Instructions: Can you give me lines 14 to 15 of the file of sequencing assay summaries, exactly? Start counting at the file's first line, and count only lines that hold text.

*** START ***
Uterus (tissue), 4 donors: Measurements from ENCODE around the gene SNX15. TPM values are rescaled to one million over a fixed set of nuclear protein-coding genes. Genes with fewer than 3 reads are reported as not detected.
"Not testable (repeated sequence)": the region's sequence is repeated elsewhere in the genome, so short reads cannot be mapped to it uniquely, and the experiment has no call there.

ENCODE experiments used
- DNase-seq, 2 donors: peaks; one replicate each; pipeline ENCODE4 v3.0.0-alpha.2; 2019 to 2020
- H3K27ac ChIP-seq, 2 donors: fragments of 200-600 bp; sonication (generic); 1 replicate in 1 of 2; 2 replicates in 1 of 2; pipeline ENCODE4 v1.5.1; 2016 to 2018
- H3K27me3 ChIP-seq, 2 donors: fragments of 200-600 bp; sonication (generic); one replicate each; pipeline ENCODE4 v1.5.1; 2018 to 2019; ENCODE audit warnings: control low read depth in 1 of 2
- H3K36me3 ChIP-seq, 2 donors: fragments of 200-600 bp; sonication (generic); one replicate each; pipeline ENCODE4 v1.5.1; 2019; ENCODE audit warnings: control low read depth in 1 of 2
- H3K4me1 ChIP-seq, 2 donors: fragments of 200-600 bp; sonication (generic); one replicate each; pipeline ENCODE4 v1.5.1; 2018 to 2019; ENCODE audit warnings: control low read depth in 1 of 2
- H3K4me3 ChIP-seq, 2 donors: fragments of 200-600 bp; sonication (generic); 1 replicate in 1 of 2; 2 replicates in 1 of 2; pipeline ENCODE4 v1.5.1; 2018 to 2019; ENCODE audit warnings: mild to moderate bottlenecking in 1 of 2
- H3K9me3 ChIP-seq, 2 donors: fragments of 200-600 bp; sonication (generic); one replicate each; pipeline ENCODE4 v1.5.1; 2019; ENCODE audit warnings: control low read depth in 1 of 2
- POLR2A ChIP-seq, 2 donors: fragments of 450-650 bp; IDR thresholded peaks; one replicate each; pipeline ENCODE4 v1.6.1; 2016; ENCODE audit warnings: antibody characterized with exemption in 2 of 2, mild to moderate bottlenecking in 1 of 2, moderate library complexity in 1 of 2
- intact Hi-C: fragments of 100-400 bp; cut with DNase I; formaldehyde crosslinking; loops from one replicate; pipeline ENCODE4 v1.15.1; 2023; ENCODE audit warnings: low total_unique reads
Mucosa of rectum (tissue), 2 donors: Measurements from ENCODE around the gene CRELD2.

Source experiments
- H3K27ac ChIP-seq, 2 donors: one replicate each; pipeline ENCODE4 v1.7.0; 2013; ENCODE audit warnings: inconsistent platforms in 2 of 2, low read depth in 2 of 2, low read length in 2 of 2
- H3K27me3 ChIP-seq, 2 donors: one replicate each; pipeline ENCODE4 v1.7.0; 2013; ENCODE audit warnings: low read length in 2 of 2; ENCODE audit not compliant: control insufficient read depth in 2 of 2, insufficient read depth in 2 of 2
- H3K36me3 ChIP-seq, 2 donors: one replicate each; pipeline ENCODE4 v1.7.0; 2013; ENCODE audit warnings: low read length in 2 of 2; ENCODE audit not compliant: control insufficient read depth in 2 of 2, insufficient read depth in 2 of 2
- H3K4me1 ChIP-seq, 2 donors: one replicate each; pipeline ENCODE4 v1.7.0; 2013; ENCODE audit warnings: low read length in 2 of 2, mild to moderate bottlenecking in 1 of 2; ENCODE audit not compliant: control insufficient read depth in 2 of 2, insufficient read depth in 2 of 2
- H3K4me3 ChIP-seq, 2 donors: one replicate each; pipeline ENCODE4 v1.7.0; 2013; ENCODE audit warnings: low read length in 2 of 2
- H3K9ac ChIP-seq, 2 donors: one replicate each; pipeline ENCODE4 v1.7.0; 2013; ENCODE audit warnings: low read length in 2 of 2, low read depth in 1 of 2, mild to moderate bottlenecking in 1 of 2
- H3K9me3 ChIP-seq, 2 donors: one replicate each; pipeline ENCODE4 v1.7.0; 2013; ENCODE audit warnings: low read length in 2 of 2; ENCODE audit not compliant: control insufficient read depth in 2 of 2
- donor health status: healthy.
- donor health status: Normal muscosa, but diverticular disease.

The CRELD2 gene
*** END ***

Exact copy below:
Source experiments
- H3K27ac ChIP-seq, 2 donors: one replicate each; pipeline ENCODE4 v1.7.0; 2013; ENCODE audit warnings: inconsistent platforms in 2 of 2, low read depth in 2 of 2, low read length in 2 of 2